To function properly, the sensor must be properly installed and or attached to an exhaust system. Such installation may take place on an assembly line, in an automotive repair facility, or other similar environments. Installation of a sensor may include tightening, welding and/or the like of the sensor into an appropriate location in an exhaust system. Such environments and conditions may not be conducive to gentle handling of such a complicated and potentially fragile device, and the sensors may be dropped, abraded, and/or impacted during installation. To insure that the sensor survives such impacts, the sensor may be drop tested to insure that it survives impacts and other treatments that may be experienced during assembly. One method of impact testing sensors includes drop testing, wherein the sensor is dropped from a distance of about 1 meter onto a hard surface. The sensor is then evaluated for operability after successive drops are made. It is desirable for a sensor to be suitable for use after being dropped five (5) times. This drop test may be repeated using several sensors of a particular design due to the variability of how and where the sensor is exposed to the full impact of the fall during any one test. After the sensor is installed, it is subjected to different destructive forces. For example, the sensor may be subjected to heat radiated by the exhaust system. Radiated heat can cause degradation of the materials used in the sensor. Accordingly, protection of a sensor from otherwise destructive forces prior to, during, and after installation of the sensor would be beneficial.

SUMMARY OF THE INVENTION

Disclosed herein is an impact absorber for an exhaust sensor. The impact absorber comprises a collar of deformable material disposed around a housing of the exhaust sensor. The collar extends radially outward from the housing.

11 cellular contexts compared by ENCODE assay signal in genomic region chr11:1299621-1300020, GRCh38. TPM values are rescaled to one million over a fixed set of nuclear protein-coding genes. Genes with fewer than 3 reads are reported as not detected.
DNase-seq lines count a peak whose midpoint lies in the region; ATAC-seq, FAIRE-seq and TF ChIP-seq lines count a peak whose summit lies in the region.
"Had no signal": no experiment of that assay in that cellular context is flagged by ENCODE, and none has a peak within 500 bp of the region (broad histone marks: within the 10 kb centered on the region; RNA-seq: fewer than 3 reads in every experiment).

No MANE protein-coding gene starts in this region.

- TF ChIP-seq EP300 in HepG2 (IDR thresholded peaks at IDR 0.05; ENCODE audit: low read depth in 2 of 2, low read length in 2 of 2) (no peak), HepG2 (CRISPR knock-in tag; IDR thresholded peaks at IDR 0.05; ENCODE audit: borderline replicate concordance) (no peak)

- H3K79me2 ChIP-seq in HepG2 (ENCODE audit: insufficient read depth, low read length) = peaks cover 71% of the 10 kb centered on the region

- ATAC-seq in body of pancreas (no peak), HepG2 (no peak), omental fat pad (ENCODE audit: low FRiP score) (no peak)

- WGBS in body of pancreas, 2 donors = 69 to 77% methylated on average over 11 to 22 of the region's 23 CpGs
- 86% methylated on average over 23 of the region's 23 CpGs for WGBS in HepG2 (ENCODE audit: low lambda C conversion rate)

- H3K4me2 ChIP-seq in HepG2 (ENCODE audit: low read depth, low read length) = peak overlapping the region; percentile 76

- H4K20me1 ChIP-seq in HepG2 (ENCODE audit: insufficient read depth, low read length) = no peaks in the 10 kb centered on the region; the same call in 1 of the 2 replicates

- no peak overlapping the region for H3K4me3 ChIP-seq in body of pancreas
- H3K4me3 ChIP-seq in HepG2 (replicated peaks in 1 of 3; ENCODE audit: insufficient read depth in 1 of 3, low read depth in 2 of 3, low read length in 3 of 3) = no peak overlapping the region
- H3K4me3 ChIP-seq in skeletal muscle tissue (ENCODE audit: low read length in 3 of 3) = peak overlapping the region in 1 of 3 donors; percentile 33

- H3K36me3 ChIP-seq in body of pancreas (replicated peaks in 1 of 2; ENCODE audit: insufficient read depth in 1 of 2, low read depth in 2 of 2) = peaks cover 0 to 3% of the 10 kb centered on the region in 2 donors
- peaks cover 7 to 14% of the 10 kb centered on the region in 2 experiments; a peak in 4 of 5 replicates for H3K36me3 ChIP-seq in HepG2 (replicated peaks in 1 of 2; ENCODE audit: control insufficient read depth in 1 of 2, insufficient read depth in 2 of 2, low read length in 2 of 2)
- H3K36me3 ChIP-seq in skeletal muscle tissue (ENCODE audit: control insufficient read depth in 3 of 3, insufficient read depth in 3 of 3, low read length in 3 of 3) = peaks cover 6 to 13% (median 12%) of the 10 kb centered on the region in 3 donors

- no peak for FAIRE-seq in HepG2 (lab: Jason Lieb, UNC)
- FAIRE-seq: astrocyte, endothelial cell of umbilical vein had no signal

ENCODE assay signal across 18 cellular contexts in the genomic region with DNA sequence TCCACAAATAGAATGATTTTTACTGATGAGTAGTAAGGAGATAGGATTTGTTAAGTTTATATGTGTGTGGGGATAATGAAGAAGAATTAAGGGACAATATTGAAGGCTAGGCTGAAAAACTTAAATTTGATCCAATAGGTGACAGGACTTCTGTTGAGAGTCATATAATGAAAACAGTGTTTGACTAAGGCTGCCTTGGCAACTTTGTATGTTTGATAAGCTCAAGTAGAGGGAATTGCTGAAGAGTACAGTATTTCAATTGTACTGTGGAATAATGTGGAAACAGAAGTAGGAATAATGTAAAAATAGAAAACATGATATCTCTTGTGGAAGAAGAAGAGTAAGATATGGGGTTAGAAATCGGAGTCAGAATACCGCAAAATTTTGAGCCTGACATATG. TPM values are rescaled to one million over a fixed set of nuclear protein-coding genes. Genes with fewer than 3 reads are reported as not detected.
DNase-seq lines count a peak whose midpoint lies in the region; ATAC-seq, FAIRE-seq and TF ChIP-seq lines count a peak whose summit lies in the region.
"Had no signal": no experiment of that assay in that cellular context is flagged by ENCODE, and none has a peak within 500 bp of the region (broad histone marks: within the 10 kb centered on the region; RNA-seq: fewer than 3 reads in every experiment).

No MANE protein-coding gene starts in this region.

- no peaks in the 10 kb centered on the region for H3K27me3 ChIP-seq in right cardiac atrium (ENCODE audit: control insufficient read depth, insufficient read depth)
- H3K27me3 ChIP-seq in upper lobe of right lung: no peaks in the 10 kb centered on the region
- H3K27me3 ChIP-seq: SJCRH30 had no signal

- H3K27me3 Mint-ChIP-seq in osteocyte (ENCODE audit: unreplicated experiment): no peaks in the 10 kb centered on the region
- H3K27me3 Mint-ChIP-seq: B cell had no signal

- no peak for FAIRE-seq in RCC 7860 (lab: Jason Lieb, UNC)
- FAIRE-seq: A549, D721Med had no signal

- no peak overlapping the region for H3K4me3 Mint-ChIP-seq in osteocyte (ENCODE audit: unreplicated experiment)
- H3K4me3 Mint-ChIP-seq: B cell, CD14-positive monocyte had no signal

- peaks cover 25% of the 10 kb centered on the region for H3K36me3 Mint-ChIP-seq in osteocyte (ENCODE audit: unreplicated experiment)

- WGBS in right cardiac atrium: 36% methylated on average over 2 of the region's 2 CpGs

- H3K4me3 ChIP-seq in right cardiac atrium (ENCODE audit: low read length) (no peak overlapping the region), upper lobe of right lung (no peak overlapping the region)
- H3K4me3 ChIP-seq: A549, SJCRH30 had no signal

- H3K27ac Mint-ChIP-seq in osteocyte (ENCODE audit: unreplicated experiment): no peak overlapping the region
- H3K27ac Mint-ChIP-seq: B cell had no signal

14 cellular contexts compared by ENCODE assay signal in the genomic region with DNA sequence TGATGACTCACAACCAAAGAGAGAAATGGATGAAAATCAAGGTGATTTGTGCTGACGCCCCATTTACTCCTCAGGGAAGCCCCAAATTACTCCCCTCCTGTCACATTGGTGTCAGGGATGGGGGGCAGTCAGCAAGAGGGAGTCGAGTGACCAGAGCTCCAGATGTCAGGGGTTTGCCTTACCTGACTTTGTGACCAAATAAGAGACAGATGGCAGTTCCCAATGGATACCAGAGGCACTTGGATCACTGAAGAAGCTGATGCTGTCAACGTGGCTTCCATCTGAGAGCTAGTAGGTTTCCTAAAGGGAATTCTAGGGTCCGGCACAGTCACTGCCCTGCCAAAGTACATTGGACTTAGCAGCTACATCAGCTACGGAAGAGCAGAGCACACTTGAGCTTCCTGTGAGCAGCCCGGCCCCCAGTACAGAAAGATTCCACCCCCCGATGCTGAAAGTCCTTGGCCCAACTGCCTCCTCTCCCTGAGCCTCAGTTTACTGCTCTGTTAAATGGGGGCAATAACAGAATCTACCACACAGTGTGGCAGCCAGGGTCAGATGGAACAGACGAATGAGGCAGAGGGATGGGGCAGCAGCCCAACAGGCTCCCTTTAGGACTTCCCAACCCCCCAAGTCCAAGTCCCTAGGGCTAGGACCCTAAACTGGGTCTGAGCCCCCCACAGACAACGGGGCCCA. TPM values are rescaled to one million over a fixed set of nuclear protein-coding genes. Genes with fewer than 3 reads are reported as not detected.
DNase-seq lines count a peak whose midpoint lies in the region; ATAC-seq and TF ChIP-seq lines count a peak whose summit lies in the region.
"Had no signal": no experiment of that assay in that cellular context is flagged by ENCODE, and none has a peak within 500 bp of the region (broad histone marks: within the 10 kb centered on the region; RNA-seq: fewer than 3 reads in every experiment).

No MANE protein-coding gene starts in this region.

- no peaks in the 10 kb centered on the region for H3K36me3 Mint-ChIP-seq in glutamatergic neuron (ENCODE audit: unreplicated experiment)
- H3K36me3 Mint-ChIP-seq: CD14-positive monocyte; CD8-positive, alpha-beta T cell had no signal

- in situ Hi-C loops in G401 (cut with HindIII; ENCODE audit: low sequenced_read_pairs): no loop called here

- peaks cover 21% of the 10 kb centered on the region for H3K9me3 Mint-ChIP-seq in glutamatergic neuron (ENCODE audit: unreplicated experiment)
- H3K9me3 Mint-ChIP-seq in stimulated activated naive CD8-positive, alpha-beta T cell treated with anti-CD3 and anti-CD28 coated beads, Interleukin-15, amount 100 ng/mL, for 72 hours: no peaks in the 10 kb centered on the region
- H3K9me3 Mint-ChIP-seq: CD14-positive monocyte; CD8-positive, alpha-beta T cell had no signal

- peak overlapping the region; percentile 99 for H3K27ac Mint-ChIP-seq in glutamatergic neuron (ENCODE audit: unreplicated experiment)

In one embodiment, the collar is formed from a material selected to degrade at exhaust temperature. In another embodiment, the collar is formed from a material selected to withstand exhaust temperature, the collar being positioned to protect a portion of the exhaust sensor from radiated heat. In another embodiment the collar is disposed around a sealing gasket, the sealing gasket being disposed around the housing. In another embodiment, an outer edge of the collar is bent. In yet another embodiment, a wall is disposed around at least a portion of a perimeter of the collar, the wall being spaced apart from a plurality of facets formed on the housing to form a recess for receiving a socket wrench tool.

The above-described and other features will be appreciated and understood by those skilled in the art from the following detailed description, drawings, and appended claims.

BRIEF DESCRIPTION OF THE DRAWINGS

Referring now to the figures wherein the like elements are numbered alike:

FIG. 1 is an elevation view of a sensor including a first embodiment of an impact absorber;

FIG. 2 is a perspective view of the first embodiment of the impact absorber;

FIG. 3 is a perspective view of a second embodiment of the impact absorber;

FIG. 4 is a perspective view of a third embodiment of the impact absorber; and

FIG. 5 is a perspective view of a fourth embodiment of the impact absorber.

DESCRIPTION OF THE PREFERRED EMBODIMENT

Exhaust sensors require protection from impact due to dropping and other potentially harmful contact that may be experienced prior to and during installation. Referring to FIG. 1, an example of an exhaust gas sensor 10 including an impact absorber 12 is shown generally at 10. Exhaust gas sensors 10 may include a sensing end 13 which is placed in contact with the exhaust gas to be sensed, and a connector end 14 provided with various electrical contacts, circuits, fluid conduits, and the like. The connector end 14 thus allows the sensor 10 to function by providing electricity, reference gases, and the like to the sensor, and also may provide for the measurements and other electric signals obtained using the sensor 10 to be communicated to another location.

Exhaust gas sensor 10 may be provided with fittings, threaded members, and the like to allow the sensor 10 to be installed and then subsequently removed and/or replaced from an end use situation. For example, sensor 10 may be equipped with a sensor housing 16 which includes a threaded, tapered, or the like portion 18, which is dimensioned so as to allow the sensor to be secured and/or attached to an exhaust gas system. In addition, a gasket 20 or other type of sealing device (e.g., a seat gasket) may be disposed between a mating surface of the sensor housing 16 and the corresponding exhaust gas system to ensure a leak-proof fit once the sensor 10 is installed.